The Crash is the one watch in Cartier’s catalogue, that only a few years ago, no man would ever consider. But times have changed. The period for large watches, unless it houses a complication, is as good as over and men are re considering smaller and more elegant watches again.
Now is the Crash watch, that was originally created for men, not a model every man would like to wear, but it certainly became in the last few years, a piece of conversation that many collectors would love to have.
Let’s go back in time and see, what the Crash is and how the it became the status it has today;
The origin of Cartier’s most extreme watch dates back to 1967. There are a few, unconfirmed stories about the way the watch came to life, that all took place in London. The most plausible story is about a Cartier London manager, who got involved in a car accident and the ensuing fire. His watch, probably a Baignoire, melted from the heat exposure. The melted timepiece inspired Jean-Jacques Cartier, at that time head of Cartier London, to create a watch that got the name ‘Crash Watch’. It is often believed that the design of the ‘Crash watch’ was inspired by a painting of Salvador Dalí’s, but there is absolutely no evidence of that at all. The ‘London Crash’ is the only Cartier watch that was actually born by accident! Cartier London launched the timepiece as a men’s watch, in yellow-gold and platinum cases that measured 43mm x 23mm, and produced the watch in very limited numbers. While men’s watches were much smaller in the ’60s than they are nowadays, it was a normal size to wear. When the manufacturing of watches became centralised Cartier Paris took over the production of the Crash watch and continued the production of the Crash watch. But La Maison launched their version in 1991, in a limited edition of 200 pieces in a slightly smaller case measuring 38mm, making the model much less attractive that the London version. Later on in 1997, another limited edition of just 13 pieces in yellow gold was crafted for the reopening of the Rue de la Paix store, but again in the smaller dimensions.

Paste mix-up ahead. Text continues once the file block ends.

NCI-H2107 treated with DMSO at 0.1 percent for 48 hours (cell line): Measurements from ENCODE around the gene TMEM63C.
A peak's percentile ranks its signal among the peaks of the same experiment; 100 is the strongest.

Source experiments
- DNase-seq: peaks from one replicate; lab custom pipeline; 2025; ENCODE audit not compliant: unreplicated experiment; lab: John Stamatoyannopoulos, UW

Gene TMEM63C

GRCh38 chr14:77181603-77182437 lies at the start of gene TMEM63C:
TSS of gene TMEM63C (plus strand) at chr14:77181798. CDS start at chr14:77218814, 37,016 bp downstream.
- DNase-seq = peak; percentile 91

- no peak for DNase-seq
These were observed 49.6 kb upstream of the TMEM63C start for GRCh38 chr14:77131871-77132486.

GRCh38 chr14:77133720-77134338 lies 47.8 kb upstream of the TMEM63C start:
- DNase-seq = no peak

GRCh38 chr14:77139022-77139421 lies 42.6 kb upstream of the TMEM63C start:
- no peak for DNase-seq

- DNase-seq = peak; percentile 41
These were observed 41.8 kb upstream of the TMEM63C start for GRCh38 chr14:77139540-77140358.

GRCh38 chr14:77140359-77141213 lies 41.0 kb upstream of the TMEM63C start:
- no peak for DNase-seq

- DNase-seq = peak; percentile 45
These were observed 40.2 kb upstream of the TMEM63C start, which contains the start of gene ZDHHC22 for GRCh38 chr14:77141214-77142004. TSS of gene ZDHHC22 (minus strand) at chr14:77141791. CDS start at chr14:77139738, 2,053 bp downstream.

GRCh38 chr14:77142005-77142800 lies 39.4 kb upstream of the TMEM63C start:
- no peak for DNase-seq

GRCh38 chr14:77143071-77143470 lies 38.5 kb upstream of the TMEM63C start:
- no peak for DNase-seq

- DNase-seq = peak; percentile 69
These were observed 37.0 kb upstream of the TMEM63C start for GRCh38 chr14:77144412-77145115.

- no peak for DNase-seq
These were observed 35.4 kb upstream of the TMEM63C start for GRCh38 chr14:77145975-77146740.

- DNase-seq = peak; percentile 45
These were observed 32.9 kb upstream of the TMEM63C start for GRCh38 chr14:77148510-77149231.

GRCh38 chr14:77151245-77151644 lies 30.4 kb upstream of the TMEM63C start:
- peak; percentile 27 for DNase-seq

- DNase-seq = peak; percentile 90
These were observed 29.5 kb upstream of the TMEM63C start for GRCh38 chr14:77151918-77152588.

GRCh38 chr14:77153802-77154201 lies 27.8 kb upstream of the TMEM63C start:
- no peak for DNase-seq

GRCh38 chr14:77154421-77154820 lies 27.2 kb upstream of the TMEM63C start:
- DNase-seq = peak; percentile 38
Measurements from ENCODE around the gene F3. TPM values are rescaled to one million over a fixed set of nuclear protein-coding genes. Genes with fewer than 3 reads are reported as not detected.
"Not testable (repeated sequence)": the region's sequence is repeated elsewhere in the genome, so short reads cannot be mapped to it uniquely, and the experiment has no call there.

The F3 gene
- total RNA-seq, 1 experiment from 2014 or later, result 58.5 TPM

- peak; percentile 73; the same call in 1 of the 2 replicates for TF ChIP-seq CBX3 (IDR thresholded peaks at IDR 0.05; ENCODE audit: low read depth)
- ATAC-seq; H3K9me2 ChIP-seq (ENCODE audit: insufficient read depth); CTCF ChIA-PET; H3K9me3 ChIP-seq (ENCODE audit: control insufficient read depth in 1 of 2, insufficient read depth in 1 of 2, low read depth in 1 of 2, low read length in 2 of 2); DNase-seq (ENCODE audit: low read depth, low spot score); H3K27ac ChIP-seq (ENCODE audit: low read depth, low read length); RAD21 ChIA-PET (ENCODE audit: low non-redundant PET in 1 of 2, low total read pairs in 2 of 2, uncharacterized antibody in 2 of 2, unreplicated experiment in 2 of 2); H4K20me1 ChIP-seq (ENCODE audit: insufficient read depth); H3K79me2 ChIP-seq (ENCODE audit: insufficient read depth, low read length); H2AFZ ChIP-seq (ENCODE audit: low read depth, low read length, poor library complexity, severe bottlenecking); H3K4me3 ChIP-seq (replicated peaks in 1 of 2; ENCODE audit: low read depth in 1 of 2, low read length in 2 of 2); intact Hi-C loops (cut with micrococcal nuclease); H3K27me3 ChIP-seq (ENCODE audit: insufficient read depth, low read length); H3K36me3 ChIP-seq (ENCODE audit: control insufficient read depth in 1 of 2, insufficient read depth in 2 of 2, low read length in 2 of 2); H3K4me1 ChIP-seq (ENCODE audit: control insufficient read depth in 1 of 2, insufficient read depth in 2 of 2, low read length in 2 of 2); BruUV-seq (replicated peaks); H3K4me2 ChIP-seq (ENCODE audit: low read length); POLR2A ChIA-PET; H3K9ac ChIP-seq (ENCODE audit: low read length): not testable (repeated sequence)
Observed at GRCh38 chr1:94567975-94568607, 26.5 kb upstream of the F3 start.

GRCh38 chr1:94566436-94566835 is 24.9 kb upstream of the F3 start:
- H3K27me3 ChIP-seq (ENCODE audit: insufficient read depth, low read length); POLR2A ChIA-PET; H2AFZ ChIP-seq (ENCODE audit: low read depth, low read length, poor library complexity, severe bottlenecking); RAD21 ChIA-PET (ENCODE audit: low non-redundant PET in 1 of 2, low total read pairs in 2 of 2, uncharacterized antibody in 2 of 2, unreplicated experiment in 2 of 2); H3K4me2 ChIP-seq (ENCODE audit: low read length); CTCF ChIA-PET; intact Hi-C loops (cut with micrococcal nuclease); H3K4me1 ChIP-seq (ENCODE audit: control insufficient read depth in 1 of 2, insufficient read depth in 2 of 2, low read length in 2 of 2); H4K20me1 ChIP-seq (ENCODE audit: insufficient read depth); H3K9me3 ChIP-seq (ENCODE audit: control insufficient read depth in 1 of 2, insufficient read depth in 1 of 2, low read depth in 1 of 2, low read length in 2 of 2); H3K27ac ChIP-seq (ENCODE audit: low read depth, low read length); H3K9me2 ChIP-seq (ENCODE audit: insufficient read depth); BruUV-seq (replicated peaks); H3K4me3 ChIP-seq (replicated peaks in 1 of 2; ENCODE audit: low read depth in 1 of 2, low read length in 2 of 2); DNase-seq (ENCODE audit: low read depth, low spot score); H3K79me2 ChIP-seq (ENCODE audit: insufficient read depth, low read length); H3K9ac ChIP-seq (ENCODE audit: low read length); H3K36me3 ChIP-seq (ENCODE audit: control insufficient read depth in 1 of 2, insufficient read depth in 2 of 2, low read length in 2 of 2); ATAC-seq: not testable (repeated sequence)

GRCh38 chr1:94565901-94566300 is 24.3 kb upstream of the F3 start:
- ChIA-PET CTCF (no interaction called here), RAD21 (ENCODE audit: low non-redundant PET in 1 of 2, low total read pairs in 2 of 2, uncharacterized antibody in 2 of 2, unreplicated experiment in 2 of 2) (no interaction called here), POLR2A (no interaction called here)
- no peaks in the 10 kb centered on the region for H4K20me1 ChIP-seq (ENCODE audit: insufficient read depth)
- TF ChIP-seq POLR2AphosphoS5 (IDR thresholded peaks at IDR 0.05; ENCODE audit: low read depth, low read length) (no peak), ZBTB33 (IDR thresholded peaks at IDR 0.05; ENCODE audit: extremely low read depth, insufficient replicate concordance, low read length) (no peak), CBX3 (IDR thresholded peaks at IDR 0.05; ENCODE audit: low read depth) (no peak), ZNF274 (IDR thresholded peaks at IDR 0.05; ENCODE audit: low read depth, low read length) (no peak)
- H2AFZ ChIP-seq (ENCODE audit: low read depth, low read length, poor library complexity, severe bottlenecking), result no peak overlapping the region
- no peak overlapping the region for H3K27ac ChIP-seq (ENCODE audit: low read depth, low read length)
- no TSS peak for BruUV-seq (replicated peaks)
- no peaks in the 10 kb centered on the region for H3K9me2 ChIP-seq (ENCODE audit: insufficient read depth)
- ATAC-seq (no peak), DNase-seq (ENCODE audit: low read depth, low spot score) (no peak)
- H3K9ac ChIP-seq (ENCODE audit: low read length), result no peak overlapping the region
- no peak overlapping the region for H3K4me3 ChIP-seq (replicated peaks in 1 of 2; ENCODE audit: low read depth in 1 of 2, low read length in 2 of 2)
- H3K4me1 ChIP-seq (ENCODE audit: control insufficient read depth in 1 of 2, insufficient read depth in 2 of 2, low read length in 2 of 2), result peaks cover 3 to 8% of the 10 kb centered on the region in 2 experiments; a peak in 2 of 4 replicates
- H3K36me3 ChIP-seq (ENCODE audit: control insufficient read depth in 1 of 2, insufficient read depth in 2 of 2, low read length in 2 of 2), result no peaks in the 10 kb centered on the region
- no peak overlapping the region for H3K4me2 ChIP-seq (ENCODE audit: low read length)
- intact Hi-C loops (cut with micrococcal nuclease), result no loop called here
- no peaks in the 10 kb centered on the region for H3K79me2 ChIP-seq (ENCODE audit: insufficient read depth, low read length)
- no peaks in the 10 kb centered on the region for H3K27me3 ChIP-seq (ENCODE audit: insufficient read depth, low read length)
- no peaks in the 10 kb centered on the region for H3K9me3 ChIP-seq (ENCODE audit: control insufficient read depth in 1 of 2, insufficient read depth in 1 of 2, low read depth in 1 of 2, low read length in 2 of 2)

While several limited editions were produced, it is still the ‘Cartier London Crash watch’ that sets auctions on fire, when, once in several years, a piece with the magic word “London” on the dial is being auctioned off.
And such a moment is gonna come now on the 11th. of May, when a yellow gold ‘London Crash’ watch from 1990, will be auctioned in Geneva by Phillips auctioneers!
Many watch collectors, especially in Asia and Europe, have been begging Cartier over the last 10 years for a larger and more wearable Crash watch, than the classic French version. The 38mm case size may sound reasonable, but since the watch becomes very pointed at the top, it becomes a a bit petite. much